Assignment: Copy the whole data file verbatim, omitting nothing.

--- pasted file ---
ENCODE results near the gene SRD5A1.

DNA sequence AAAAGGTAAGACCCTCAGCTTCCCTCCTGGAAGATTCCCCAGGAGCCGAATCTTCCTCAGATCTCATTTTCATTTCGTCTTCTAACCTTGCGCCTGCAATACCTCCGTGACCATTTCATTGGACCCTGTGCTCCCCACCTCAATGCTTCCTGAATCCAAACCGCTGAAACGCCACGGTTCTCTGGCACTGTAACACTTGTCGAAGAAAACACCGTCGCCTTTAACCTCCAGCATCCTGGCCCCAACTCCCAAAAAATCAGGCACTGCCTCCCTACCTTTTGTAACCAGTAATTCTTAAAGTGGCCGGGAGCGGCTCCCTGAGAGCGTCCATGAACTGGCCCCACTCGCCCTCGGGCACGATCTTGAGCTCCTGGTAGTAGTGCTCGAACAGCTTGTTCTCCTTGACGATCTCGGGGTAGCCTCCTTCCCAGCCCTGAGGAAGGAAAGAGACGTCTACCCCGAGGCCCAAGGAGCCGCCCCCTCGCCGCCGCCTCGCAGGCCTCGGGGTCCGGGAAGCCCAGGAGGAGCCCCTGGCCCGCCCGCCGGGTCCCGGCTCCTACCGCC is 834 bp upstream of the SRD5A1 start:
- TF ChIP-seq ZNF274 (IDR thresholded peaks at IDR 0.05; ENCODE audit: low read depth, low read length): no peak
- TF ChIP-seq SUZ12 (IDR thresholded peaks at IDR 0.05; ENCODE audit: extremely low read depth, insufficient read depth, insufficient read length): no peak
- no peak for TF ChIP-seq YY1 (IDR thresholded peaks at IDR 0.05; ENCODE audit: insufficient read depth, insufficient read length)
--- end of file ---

ENCODE results near the gene SRD5A1.

DNA sequence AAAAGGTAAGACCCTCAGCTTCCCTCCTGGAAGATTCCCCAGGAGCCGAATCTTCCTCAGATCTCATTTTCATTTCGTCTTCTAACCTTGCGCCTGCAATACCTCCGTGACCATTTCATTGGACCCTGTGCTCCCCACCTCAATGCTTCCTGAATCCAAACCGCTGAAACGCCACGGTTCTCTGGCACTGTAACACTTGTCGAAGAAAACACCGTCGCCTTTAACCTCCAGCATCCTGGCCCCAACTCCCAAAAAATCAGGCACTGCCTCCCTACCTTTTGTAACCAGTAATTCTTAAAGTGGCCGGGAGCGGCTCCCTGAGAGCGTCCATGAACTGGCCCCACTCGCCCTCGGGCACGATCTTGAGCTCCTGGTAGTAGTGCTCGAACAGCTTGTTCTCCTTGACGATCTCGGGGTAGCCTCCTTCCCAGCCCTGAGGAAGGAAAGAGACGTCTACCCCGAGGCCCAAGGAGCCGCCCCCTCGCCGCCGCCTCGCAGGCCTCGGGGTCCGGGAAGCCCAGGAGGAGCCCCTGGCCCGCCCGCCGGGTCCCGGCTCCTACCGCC is 834 bp upstream of the SRD5A1 start:
- TF ChIP-seq ZNF274 (IDR thresholded peaks at IDR 0.05; ENCODE audit: low read depth, low read length): no peak
- TF ChIP-seq SUZ12 (IDR thresholded peaks at IDR 0.05; ENCODE audit: extremely low read depth, insufficient read depth, insufficient read length): no peak
- no peak for TF ChIP-seq YY1 (IDR thresholded peaks at IDR 0.05; ENCODE audit: insufficient read depth, insufficient read length)